“The Salmon of Knowledge!” cried Finaghast running for his fish-net.
As he returned to the river-bank with the fish-net to hand, the Salmon of Knowledge leapt out of the water and gazed into his eyes.
Finaghast-the-Hermit, immediately collapsed to the ground in a deep sleep, for it was an ability of the Salmon that whosoever its gaze first fell upon when breaching the water course would always be put into such a condition.
Fionn ran to Finaghast and attempted to shake him awake, but to no avail.
With his instructor lost to the world it was left to the pupil to land the fish, which Fionn did, eventually, after an almighty tussle.
Still unable to wake his instructor, Fionn, set about cooking the salmon in the hope that the aroma of the broiling fish would bring old Finaghast round.
It nearly worked too, but just as the fish was softening nicely, and Finaghast began to stir, a drop from the boiling pot fizzed out and caught Fionn plumb on his thumb, so scalding him.
Fionn instinctively stuck his thumb into his mouth to cool it.
When Finaghast woke from his sleep he noticed a great change in his young pupil.
There was a light behind his eyes, like that of a flame, and his cheeks were glowing brightly.
“Fionn, did you eat of the salmon?” asked Finaghast.
“I did not eat of the salmon,” said Fionn.
“Fionn did you taste any of the salmon at all?” asked Finaghast.
Fionn then explained all that had happened and the old hermit realised that the grace of wisdom had been granted, not to him, but to his foster son…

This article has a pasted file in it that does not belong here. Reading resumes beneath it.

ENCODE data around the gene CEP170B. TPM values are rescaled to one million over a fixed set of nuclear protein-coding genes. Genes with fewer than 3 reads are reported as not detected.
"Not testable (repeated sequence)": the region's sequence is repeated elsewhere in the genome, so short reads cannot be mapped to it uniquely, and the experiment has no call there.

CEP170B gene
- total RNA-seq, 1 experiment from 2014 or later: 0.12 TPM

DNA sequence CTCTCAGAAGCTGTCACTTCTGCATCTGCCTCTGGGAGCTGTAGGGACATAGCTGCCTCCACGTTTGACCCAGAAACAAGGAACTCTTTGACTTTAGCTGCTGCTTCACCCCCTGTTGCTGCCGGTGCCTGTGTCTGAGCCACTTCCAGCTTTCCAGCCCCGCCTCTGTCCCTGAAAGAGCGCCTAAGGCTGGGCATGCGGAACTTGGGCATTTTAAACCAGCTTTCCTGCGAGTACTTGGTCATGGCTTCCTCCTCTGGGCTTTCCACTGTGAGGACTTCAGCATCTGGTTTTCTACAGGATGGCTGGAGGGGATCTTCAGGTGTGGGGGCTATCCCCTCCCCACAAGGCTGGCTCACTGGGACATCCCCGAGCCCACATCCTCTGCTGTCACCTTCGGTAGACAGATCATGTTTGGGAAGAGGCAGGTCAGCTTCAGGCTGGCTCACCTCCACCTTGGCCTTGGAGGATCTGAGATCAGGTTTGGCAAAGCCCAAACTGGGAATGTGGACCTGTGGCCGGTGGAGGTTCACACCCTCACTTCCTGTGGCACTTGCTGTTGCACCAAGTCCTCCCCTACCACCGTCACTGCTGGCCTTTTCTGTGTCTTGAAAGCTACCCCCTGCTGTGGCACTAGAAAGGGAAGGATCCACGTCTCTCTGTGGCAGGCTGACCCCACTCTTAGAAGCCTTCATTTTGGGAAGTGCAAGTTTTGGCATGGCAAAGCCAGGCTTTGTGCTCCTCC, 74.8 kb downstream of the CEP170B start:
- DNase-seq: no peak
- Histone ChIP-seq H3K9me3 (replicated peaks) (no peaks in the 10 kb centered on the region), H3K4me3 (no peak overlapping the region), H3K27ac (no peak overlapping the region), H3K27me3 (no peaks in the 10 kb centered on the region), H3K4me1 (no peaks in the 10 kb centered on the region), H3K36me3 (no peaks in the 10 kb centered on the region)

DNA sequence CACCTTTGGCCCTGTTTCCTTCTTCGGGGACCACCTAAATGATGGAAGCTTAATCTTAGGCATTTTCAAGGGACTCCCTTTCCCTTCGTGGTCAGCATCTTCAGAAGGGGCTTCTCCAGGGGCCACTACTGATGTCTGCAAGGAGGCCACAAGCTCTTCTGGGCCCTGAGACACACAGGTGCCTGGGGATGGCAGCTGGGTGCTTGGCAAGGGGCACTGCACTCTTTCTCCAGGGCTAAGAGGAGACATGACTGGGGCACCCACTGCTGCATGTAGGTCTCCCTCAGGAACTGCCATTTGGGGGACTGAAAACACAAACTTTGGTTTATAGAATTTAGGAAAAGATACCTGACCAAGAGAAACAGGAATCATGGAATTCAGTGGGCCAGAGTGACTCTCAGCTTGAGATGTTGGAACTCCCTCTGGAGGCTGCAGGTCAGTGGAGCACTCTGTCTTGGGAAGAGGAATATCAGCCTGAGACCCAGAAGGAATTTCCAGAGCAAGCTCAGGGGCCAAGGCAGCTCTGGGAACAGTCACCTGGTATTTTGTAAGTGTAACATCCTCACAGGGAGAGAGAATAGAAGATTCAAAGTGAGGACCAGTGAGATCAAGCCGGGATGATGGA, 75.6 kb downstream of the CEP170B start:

‘Aye’ of the Unicorn…

Image result for Alchemical unicorn


With almost prescient clarity

we commenced our summer workshop in a graveyard!


Except, not quite, for before we entered the graveyard,

we stood by the swiftly flowing waters of the river Spey

and entered into a guided meditation.


The Unicorn of Spirit

sailed down the Spey

disembarked from its boat,

and invited us all astride its back

for a tour of the elements…


Somewhat unsurprisingly then,

our first pentagram was that of Spirit,

which could be called the ‘parent’ of the elements.


Have the bodies buried in the earth,

hereabouts, had their constituent parts

returned to spirit?


One might well hope so!


In Macbeth, the Bard uses the three witches

to represent the spiritual realm.


As with a lot of things he wrote

this is simultaneously;

a joke,

a reflection of characterised psychology,

and can also allude to something far deeper…


We all enjoyed ‘hamming up’ the witches as we are meant to.


Does the feminine aspect of the spirit appear

‘bearded’ to those with purely political ambition?


Whatever our perceptions,

this realm moves and motivates all…



Craft of the White-Crow…


Whiter than the swan on a lake

Whiter than the gull of the stream

Whiter than snow on the high-peak.


Like a wave of the sea from ebb to flood

Slender as the tall-birch, blowing…

Of a shape-sweet as full bodied clover, bobbing…

Of a colour-fair as summer’s bright morn, glowing…

Your presence, the dawning glory of the land.


Lovely the sun’s smile, rising…

Lovely the moon’s sheen, climbing…

 Lovely the stars gleam, shining…

 More lovely, the blush of your cheek.